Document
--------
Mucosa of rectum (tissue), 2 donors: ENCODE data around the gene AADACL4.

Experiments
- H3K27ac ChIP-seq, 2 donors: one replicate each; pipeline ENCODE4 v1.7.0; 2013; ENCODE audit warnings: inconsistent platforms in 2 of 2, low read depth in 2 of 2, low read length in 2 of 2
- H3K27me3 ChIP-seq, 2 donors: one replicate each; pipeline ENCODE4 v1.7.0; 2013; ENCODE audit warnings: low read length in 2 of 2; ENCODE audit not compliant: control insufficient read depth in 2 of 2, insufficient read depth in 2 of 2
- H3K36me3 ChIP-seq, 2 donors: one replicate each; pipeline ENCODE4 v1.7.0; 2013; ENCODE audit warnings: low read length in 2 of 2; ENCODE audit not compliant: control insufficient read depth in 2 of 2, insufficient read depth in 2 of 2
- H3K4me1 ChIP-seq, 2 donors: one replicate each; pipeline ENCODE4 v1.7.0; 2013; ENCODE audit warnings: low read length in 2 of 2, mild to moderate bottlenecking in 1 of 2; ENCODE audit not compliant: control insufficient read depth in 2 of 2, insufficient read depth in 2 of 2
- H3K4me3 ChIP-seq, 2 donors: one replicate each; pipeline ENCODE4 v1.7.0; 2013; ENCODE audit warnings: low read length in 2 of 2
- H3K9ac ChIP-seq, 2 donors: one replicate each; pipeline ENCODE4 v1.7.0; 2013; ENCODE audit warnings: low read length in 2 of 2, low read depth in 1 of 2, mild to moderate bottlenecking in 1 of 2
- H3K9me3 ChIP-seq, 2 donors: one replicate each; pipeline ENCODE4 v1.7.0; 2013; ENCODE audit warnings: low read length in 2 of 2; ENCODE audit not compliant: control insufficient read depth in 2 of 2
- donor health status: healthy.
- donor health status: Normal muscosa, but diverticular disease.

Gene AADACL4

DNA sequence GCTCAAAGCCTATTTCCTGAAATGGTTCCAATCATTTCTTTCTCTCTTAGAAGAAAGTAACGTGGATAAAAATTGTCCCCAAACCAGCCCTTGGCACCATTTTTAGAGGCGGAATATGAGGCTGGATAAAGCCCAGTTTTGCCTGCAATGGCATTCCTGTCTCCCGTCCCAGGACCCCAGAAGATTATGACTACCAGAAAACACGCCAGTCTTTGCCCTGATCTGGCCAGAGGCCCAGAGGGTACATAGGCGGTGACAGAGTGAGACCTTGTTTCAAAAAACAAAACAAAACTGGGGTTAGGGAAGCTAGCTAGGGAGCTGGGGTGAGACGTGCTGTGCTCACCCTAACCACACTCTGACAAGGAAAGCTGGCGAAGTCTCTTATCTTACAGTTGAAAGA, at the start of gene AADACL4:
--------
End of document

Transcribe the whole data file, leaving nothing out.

Mucosa of rectum (tissue), 2 donors: ENCODE data around the gene AADACL4.

Experiments
- H3K27ac ChIP-seq, 2 donors: one replicate each; pipeline ENCODE4 v1.7.0; 2013; ENCODE audit warnings: inconsistent platforms in 2 of 2, low read depth in 2 of 2, low read length in 2 of 2
- H3K27me3 ChIP-seq, 2 donors: one replicate each; pipeline ENCODE4 v1.7.0; 2013; ENCODE audit warnings: low read length in 2 of 2; ENCODE audit not compliant: control insufficient read depth in 2 of 2, insufficient read depth in 2 of 2
- H3K36me3 ChIP-seq, 2 donors: one replicate each; pipeline ENCODE4 v1.7.0; 2013; ENCODE audit warnings: low read length in 2 of 2; ENCODE audit not compliant: control insufficient read depth in 2 of 2, insufficient read depth in 2 of 2
- H3K4me1 ChIP-seq, 2 donors: one replicate each; pipeline ENCODE4 v1.7.0; 2013; ENCODE audit warnings: low read length in 2 of 2, mild to moderate bottlenecking in 1 of 2; ENCODE audit not compliant: control insufficient read depth in 2 of 2, insufficient read depth in 2 of 2
- H3K4me3 ChIP-seq, 2 donors: one replicate each; pipeline ENCODE4 v1.7.0; 2013; ENCODE audit warnings: low read length in 2 of 2
- H3K9ac ChIP-seq, 2 donors: one replicate each; pipeline ENCODE4 v1.7.0; 2013; ENCODE audit warnings: low read length in 2 of 2, low read depth in 1 of 2, mild to moderate bottlenecking in 1 of 2
- H3K9me3 ChIP-seq, 2 donors: one replicate each; pipeline ENCODE4 v1.7.0; 2013; ENCODE audit warnings: low read length in 2 of 2; ENCODE audit not compliant: control insufficient read depth in 2 of 2
- donor health status: healthy.
- donor health status: Normal muscosa, but diverticular disease.

Gene AADACL4

DNA sequence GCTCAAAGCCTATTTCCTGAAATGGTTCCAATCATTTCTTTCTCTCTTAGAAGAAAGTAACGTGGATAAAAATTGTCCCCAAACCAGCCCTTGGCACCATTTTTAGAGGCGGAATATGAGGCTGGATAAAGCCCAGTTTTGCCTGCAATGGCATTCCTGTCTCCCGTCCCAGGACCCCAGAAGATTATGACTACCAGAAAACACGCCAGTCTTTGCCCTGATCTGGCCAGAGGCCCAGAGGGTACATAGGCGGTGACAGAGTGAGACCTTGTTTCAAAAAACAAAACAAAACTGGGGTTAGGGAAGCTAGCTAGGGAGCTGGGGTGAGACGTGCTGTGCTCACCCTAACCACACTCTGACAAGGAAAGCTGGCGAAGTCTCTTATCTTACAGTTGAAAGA, at the start of gene AADACL4: